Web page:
The Pleasures and Punishments of Reading Franz Kafka


Best of 2020

We’re away until January 4, but we’re reposting some of our favorite pieces from 2020. Enjoy your holiday!

Franz Kafka. Public domain, via Wikimedia Commons.

Reading the work of Franz Kafka is a pleasure, whose punishment is this: writing about it, too.

In Kafka, no honor comes without suffering, and no suffering goes unhonored.

Being asked to write about Kafka is like being asked to describe the Great Wall of China by someone who’s standing just next to it. The only honest thing to do is point.

Once, a student approached Rabbi Shalom of Belz and asked, “What is required in order to live a decent life? How do I know what charity is? What lovingkindness is? How can I tell if I’ve ever been in the presence of God’s mercy?” And so on. The Rabbi stood and was silent and let the student talk until the student was all talked out. And even then the Rabbi kept standing in silence, which was—abracadabra—the answer.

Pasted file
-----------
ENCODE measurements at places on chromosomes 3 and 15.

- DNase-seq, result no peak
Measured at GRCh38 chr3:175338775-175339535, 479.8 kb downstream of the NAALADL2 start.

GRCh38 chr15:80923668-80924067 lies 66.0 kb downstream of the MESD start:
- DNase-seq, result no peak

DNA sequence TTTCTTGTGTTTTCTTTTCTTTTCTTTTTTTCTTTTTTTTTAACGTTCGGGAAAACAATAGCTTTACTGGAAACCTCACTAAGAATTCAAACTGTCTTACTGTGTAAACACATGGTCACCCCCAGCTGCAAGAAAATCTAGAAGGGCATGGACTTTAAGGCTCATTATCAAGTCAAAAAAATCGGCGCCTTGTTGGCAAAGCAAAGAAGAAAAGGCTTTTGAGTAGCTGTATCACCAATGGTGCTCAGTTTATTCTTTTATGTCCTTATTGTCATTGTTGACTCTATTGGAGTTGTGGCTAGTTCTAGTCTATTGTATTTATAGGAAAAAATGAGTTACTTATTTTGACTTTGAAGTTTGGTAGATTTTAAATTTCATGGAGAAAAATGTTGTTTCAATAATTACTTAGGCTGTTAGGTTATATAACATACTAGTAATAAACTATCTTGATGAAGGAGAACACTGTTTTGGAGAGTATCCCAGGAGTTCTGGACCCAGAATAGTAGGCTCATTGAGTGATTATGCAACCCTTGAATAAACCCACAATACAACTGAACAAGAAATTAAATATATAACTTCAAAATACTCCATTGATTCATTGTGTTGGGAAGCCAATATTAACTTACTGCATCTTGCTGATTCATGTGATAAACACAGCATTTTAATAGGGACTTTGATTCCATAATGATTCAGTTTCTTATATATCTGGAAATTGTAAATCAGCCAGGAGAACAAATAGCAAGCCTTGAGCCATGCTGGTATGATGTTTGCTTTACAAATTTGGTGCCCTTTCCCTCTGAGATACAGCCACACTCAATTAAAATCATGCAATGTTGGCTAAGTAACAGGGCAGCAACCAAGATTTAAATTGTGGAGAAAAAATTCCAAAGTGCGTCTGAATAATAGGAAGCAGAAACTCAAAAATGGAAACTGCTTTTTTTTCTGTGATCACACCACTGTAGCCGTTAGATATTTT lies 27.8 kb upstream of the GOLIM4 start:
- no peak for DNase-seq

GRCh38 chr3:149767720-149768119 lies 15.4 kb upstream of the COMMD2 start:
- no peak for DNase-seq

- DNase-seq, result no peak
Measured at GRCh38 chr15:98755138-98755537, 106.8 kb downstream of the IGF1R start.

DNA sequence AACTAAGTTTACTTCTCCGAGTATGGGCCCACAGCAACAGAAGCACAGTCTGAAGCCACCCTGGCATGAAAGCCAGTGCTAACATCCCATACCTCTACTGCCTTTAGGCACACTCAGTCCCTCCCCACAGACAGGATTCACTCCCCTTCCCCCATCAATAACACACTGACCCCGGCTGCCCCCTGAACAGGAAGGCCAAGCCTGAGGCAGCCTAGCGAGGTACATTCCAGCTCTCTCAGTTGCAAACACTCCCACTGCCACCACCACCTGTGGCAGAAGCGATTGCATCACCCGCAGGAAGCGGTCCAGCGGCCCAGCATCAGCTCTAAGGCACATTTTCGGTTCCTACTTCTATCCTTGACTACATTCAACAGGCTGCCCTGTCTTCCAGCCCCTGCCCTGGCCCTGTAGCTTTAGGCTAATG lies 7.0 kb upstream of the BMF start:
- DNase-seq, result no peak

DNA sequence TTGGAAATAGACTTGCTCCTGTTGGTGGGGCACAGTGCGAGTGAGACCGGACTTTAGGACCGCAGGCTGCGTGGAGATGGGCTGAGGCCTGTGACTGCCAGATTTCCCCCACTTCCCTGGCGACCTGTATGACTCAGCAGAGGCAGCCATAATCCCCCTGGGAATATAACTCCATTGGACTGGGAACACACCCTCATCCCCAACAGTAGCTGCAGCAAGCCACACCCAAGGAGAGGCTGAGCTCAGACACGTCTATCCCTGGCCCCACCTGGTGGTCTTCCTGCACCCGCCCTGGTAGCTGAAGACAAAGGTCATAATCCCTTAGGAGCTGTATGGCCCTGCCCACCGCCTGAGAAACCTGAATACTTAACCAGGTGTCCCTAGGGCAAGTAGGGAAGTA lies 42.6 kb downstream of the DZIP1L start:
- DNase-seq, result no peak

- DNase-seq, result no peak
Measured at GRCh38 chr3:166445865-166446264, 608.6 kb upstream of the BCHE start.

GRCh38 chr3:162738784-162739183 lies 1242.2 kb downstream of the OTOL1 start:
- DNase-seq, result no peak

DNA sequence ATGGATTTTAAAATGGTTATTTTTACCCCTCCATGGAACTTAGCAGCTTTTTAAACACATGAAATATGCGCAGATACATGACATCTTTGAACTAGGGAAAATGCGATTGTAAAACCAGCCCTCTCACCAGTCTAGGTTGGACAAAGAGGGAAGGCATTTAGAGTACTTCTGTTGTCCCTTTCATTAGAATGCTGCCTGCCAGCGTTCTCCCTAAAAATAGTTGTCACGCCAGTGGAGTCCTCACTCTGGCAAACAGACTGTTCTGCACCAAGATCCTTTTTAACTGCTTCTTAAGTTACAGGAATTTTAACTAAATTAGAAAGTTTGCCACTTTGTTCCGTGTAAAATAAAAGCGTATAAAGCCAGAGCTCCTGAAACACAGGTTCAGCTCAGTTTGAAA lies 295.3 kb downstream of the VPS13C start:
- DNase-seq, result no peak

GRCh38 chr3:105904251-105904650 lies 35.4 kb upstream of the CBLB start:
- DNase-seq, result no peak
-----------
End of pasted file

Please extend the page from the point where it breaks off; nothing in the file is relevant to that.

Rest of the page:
Having to explain the meaning of something that to you is utterly plain and obvious is like having to explain the meaning of someone. Providing such an explanation is impossible and so, a variety of torture. One of the lighter varieties, to be sure, but torture nonetheless. It is a job not for a fan, or even for a critic, but for a self-hating crazy person.